11 Employment Pass and S Pass holders forged qualifications over past 3 years

SINGAPORE – From 2018 to 2020, 11 Employment Pass and S Pass holders working in the infocomm technology (ICT) industry had their work passes revoked for submitting fake qualifications.

All of them have been permanently barred from working in Singapore.

Disclosing the figure on Monday (Aug 2), Manpower Minister Tan See Leng said his ministry screens the qualifications submitted through its database of institutions when assessing applications for these foreign worker passes.

He was replying to Mr Gan Thiam Poh (Ang Mo Kio GRC) on the number of fabricated education qualifications for Employment Pass (EP) and S Pass holders in the past three years.

The minister said employers have the primary responsibility to ensure their candidates’ qualifications are authentic when submitting work pass applications.

The Manpower Ministry (MOM) also conducts additional checks through its database, which it regularly reviews through open source reports and research from third-party screening organisations.

For applications with qualifications from institutions not in its database, MOM requires employers to submit proof from third-party screening organisations to ensure the qualifications submitted are accredited.

“We will reject applications containing fake or unaccredited qualifications,” said Dr Tan.

The minister added that MOM uses a predictive fraud model to classify academic institutions according to different levels of risk.

For applications with the highest risk, employers have to submit verification proof from a third-party screening organisation.

The application is rejected if there is no verification proof that confirms an applicant’s qualifications are genuine, Dr Tan said. There are different processes for applications deemed to be of lower risk, he added.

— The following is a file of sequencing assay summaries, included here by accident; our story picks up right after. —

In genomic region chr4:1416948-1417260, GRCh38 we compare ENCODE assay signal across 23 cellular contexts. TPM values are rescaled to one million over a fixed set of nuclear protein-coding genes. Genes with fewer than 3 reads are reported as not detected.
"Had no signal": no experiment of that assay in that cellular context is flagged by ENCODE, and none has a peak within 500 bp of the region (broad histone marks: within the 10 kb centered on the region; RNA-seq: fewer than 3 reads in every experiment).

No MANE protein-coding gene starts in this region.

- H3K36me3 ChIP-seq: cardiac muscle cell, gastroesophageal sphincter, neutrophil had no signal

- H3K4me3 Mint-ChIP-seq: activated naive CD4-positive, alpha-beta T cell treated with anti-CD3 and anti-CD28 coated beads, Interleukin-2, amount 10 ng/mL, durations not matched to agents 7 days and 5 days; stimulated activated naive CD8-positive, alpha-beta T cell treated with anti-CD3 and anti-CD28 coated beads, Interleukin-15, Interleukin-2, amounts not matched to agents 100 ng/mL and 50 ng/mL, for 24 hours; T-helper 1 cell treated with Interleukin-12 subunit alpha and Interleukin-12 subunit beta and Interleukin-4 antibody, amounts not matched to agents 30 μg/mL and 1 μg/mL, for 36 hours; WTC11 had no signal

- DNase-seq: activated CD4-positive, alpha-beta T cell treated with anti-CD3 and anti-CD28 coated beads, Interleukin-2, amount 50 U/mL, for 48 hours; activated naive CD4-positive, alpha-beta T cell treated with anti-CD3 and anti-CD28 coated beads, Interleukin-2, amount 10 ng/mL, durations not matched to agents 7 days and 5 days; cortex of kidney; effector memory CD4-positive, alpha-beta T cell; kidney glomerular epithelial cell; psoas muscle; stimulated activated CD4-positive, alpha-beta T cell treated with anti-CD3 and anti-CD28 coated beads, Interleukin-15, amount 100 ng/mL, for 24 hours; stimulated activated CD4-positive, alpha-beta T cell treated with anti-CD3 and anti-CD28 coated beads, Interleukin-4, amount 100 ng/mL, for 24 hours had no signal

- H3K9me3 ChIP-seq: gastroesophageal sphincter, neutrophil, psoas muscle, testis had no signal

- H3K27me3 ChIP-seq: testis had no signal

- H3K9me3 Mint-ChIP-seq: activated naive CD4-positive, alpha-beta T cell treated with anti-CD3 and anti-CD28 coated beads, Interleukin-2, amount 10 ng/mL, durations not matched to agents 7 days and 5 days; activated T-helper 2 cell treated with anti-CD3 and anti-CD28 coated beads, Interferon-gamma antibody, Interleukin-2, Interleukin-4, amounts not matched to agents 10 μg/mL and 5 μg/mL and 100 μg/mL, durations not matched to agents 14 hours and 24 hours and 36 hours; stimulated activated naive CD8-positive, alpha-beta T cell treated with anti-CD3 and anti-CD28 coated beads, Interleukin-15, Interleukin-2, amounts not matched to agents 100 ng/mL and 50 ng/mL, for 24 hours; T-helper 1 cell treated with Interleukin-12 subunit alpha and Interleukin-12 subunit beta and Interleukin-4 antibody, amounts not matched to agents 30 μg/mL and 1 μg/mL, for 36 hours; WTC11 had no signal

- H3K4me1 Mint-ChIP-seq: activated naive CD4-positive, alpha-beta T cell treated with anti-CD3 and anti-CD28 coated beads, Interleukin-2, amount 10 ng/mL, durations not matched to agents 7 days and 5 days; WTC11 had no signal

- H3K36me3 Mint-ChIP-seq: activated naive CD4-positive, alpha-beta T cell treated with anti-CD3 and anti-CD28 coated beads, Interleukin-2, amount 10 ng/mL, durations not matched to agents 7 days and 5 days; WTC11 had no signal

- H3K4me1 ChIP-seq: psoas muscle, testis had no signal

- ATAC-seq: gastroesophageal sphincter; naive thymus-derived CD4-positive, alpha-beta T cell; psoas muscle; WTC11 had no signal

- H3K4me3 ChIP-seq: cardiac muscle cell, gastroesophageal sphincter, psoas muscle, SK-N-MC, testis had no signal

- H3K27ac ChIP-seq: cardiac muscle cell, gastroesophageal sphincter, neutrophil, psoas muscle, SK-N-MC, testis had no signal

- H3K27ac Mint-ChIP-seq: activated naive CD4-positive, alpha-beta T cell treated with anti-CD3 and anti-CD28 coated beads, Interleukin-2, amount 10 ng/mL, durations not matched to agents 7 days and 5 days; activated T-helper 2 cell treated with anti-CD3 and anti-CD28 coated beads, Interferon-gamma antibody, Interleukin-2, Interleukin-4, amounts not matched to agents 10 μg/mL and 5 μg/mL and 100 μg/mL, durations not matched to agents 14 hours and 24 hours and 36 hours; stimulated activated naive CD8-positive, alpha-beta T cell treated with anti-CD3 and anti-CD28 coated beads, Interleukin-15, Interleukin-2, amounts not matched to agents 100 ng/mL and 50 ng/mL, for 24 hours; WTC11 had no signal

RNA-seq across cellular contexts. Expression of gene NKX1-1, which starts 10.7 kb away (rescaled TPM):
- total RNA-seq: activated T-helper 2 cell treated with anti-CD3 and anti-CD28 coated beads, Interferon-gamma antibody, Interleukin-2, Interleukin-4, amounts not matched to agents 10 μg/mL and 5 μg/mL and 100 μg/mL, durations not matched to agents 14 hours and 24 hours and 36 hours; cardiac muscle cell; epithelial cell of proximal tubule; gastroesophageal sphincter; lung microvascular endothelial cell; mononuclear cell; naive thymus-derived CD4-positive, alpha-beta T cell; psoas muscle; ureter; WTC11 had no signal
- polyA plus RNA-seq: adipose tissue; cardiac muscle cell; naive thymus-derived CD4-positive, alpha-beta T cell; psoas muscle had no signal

Workers’ Party MP Leon Perera (Aljunied GRC) then asked, among other things, how the ministry classifies education institutions based on risk, and what assurances there are that lower-risk institutions may not also be subject to fake educational credentials.

Dr Tan assured the House that MOM has maintained its database over the years, which it compares with the databases from third-party verification agencies that it works closely with.

“We use a combination of data analytics, we screen them, and from that, we then ascertain a risk stratification strategy in which we match… all of these applications when they come to us through this database that we have,” he said.

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MOM also conducts independent checks with accredited universities from time to time to ensure that no qualifications are fabricated.

Dr Tan said this even includes Ivy League universities – referring to top schools in the United States.

“Obviously, we don’t do this on 100 per cent of all applications that are submitted, but based on our predictive analytics, when we find that there is reason for us to have – and we do have a very high index of suspicion – we then activate this other route where we actually call them for independent checks,” he said.

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